Can You Get Sick from Drinking Old RO Water?

This depends on how the RO water was stored and how old it is exactly, but the short answer is yes, you can absolutely get sick from drinking old reverse osmosis water. Biofouling is the biggest concern in this regard. No matter how careful you are, it’s very difficult to prevent germs from entering your storage container after a while. This is why you shouldn’t rely on any storage method for more than a few months, or a year at most.

Old reverse osmosis water may also contain traces of the material used in the storage container. The longer it’s been stored, the higher the concentration will be. While this may not make you sick in most cases, it can lead to problems with specific materials like copper.

young woman drinking water

Tips for Storing Reverse Osmosis Water and Keeping It Fresh

If you’re looking to make the most of your reverse osmosis water storage and minimize the risk of ending up with contaminated water down the line, here are some tips to keep in mind:

  • Only use approved food-grade containers, especially if planning to store RO water for longer than a couple of days/weeks. Otherwise, you risk having the container’s material leach into the water.
  • Keep your containers in a dry, cool place. Avoid exposure to sunlight as it can promote the growth of bacteria and algae.
  • Ensure the containers are tightly sealed. Even a small crack can be enough for contaminants to make their way inside.
  • Use labels and/or maintain a calendar for larger batches stored for longer periods of time. You should have some way of tracking when each container was sealed and last opened.
  • Sanitize each container before filling it. We recommend starting with regular soapy water, and then using a bleach solution for thorough sanitization. Mix unscented household bleach (check the label and look for products with 5% – 9% sodium hypochlorite) with water at a ratio of 1 teaspoon per 4 cups, then use that to clean your container and rinse it thoroughly once you’re done.
  • NEVER use containers that have been previously used for storing toxic chemicals, whether liquid or solid. No matter how thoroughly you might think you’ve cleaned the container, even a minimal trace amount of the original chemical can be enough to poison your water if the container is used for long-term storage.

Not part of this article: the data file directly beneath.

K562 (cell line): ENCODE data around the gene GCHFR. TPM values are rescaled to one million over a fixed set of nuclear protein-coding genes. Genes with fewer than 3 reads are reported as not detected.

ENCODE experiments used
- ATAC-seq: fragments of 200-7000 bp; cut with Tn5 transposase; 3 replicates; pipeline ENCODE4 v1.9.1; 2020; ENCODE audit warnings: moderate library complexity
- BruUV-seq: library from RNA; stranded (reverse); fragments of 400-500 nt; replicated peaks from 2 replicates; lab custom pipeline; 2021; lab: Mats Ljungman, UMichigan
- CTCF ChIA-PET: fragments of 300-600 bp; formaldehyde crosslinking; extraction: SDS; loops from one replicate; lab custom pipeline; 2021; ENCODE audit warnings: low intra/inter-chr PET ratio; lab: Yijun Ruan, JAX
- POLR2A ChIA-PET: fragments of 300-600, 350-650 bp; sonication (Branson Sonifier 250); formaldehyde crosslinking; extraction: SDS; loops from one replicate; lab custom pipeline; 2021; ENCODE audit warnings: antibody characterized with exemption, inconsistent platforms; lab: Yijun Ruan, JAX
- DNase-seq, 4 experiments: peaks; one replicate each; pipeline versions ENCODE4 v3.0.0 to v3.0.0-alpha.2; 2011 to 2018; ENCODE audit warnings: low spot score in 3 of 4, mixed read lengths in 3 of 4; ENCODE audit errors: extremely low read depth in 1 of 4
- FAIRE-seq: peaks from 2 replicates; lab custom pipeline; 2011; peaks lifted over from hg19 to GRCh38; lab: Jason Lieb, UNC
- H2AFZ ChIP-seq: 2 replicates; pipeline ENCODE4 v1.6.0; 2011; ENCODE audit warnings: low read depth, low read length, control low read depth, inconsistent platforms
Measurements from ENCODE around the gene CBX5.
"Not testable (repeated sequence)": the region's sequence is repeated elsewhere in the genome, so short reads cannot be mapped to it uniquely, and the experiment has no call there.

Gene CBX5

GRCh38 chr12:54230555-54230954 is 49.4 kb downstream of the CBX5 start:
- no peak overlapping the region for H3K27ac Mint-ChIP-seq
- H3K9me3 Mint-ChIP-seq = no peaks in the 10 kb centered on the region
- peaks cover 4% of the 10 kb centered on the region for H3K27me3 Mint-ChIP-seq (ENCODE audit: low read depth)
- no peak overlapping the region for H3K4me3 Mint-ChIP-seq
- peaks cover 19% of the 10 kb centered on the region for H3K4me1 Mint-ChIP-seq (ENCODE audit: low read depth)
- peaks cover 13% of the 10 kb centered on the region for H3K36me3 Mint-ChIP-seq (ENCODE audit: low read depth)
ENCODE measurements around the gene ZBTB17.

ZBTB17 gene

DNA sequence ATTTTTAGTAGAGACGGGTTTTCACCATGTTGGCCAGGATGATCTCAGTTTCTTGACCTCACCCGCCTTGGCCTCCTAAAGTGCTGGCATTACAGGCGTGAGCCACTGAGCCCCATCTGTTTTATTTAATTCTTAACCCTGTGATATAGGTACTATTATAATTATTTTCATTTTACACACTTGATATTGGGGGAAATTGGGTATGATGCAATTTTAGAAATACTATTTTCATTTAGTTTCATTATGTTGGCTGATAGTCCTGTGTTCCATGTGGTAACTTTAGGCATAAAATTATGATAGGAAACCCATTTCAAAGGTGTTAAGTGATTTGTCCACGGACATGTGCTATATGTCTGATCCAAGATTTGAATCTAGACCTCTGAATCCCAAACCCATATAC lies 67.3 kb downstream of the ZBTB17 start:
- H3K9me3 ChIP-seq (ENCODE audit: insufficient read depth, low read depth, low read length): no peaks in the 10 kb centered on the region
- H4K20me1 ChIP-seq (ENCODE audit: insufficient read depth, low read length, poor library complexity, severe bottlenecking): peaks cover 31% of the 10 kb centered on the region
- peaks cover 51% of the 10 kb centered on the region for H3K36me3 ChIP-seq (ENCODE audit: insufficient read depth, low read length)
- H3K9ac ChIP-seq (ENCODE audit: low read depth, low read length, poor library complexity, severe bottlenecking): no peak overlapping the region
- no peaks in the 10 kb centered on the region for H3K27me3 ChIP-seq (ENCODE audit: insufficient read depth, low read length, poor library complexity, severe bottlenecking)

• Do not touch stored water with your bare hands. Always use a sanitized container for scooping water out of long-term storage.

Copper Containers?

While copper is a very popular material for water bottles and some users exclusively use copper bottles for their daily drinking, reverse osmosis water should be treated as a special case. Especially when it comes to long-term storage. The problem is that reverse osmosis water is slightly acidic and highly pure, which causes severe corrosion in copper. As a result, copper will start leaching into the stored RO water.

Normally, this isn’t a problem if you use a copper bottle for daily drinking and don’t keep water in it for too long. But if reverse osmosis water has been stored in a copper container for several weeks, it will likely have a very high concentration of copper, to the point where it can pose a serious health risk.

If you have any questions about RO water shelf life please don’t hesitate to leave a comment below!

About the Author Alexandra Uta

Alex is a content writer with an affinity for research and a methodical attention to detail. Since 2020, she has fully immersed herself into the home water treatment industry only to become an expert herself. Alex has been using water filters and similar products for years which has gained her lots of hands-on experience.
Learn more about .


Information provided on BOS is for educational purposes only. The products and services we review may not be right for your individual circumstances.
We adhere to strict editorial guidelines. Rest assured, the opinions expressed have not been provided, reviewed, or otherwise endorsed by our partners – they are unbiased, independent, and the author’s alone. Our licensed experts fact-check all content for accuracy. It is accurate as of the date posted and to the best of our knowledge.

Leave a Comment: